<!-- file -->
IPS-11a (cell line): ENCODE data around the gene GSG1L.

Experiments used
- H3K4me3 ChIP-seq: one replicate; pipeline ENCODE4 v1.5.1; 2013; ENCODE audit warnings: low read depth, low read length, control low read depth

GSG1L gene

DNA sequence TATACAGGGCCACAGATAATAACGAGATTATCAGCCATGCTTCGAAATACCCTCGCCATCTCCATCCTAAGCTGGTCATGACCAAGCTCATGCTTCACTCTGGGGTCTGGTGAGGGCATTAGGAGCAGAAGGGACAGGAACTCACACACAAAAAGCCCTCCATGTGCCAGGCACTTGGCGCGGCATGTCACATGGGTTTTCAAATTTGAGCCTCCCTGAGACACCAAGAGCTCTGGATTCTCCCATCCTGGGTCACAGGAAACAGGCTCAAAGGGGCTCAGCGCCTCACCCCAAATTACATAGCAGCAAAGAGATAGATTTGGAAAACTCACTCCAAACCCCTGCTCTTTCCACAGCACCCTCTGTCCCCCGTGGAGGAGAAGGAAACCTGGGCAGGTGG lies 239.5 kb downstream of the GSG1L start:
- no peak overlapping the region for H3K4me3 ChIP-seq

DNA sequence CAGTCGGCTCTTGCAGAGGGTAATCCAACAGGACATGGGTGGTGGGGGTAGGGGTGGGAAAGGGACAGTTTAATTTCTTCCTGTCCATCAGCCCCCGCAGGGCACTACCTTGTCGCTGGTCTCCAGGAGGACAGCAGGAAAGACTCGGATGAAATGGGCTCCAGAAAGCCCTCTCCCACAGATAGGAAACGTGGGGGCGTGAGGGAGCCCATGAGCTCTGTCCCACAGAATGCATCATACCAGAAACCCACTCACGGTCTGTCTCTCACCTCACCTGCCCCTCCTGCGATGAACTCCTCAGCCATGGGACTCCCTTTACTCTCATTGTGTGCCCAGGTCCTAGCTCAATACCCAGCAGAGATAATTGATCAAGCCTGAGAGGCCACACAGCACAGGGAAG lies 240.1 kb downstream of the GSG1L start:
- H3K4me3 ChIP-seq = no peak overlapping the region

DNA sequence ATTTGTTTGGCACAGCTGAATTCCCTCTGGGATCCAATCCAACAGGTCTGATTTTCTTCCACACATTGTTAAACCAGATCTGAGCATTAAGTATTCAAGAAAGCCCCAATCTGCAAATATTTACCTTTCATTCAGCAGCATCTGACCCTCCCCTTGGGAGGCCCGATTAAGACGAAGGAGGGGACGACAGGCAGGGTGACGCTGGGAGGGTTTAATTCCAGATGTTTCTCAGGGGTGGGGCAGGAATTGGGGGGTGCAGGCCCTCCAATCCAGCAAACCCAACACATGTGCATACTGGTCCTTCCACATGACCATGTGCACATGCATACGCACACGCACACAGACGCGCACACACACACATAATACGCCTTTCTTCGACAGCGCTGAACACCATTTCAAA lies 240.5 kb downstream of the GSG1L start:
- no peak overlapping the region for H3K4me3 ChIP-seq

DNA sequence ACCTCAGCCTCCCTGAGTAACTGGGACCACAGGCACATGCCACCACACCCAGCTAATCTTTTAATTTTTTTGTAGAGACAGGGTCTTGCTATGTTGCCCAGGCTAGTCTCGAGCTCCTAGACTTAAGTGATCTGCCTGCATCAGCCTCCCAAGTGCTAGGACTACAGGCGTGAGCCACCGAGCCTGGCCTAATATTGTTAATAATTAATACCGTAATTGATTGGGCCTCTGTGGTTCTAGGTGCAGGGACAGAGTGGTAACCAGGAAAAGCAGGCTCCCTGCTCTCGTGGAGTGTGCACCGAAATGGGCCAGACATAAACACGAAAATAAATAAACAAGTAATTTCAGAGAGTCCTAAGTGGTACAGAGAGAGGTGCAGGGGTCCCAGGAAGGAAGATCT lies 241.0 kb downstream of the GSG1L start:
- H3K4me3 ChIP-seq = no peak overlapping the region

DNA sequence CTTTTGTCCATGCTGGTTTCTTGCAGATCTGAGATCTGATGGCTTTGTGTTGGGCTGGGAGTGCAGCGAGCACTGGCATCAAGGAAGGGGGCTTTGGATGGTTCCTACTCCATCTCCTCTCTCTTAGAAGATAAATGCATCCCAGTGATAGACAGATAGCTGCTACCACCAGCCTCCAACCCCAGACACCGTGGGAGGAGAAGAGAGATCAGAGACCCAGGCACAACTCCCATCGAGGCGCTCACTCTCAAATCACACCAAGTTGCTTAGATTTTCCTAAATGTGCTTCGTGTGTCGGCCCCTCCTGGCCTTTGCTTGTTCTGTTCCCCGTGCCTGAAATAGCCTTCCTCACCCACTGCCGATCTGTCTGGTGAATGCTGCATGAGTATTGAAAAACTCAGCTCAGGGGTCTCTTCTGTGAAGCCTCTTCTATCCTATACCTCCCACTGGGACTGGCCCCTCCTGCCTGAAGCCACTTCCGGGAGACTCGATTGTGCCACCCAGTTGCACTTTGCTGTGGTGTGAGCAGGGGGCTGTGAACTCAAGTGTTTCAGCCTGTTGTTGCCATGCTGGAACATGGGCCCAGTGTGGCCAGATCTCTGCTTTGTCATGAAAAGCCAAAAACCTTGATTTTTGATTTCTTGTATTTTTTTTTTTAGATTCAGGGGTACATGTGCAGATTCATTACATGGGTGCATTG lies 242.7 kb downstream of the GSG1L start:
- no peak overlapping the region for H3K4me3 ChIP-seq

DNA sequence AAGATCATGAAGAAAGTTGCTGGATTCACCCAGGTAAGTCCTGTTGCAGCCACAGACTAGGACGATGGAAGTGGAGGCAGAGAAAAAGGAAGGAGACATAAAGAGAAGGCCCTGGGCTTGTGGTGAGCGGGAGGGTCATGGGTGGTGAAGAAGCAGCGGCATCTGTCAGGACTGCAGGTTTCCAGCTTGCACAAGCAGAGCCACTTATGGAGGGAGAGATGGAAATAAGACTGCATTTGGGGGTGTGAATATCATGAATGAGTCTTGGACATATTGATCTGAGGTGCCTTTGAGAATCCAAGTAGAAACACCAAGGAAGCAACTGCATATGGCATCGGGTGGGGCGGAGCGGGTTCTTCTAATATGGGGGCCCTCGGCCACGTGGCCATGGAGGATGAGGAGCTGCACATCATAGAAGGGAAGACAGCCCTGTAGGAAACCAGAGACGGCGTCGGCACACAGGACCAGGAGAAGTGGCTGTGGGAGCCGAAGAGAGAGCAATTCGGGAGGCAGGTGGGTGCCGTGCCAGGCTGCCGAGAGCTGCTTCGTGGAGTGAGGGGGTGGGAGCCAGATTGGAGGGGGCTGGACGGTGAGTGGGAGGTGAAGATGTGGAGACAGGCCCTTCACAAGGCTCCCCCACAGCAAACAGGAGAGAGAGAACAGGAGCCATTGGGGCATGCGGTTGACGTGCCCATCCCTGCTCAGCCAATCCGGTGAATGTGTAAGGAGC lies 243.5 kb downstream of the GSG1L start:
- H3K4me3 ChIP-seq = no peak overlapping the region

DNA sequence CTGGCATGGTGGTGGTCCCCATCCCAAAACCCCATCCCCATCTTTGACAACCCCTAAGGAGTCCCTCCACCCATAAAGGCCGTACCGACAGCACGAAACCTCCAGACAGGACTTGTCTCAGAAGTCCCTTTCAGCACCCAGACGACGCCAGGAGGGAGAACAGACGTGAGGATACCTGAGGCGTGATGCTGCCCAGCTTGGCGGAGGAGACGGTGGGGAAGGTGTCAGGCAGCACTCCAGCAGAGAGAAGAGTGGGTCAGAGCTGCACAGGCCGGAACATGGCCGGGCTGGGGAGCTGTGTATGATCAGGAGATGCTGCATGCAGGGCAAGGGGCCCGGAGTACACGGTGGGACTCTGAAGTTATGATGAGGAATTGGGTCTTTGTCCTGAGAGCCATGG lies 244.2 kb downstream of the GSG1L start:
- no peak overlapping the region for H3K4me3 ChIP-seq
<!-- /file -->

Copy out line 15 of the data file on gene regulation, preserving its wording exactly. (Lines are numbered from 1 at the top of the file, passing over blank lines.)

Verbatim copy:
DNA sequence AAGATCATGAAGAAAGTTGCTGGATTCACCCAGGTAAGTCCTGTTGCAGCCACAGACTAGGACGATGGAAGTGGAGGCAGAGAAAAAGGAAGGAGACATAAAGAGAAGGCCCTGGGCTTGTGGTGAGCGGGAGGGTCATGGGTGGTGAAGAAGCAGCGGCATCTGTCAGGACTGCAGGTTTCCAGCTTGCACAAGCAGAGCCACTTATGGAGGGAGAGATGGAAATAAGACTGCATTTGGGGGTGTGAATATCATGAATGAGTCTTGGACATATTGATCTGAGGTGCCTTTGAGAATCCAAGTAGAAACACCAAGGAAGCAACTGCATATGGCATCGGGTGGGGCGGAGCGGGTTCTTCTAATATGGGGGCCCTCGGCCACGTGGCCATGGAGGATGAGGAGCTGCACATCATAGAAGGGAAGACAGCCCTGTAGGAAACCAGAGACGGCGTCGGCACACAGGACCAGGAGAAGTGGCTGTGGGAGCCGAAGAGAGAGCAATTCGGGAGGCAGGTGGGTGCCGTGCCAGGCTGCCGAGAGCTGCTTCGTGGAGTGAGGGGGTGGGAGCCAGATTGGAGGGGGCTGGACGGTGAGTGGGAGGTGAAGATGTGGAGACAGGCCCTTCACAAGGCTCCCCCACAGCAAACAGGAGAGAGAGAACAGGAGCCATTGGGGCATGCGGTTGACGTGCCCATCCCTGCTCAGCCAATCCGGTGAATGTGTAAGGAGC lies 243.5 kb downstream of the GSG1L start: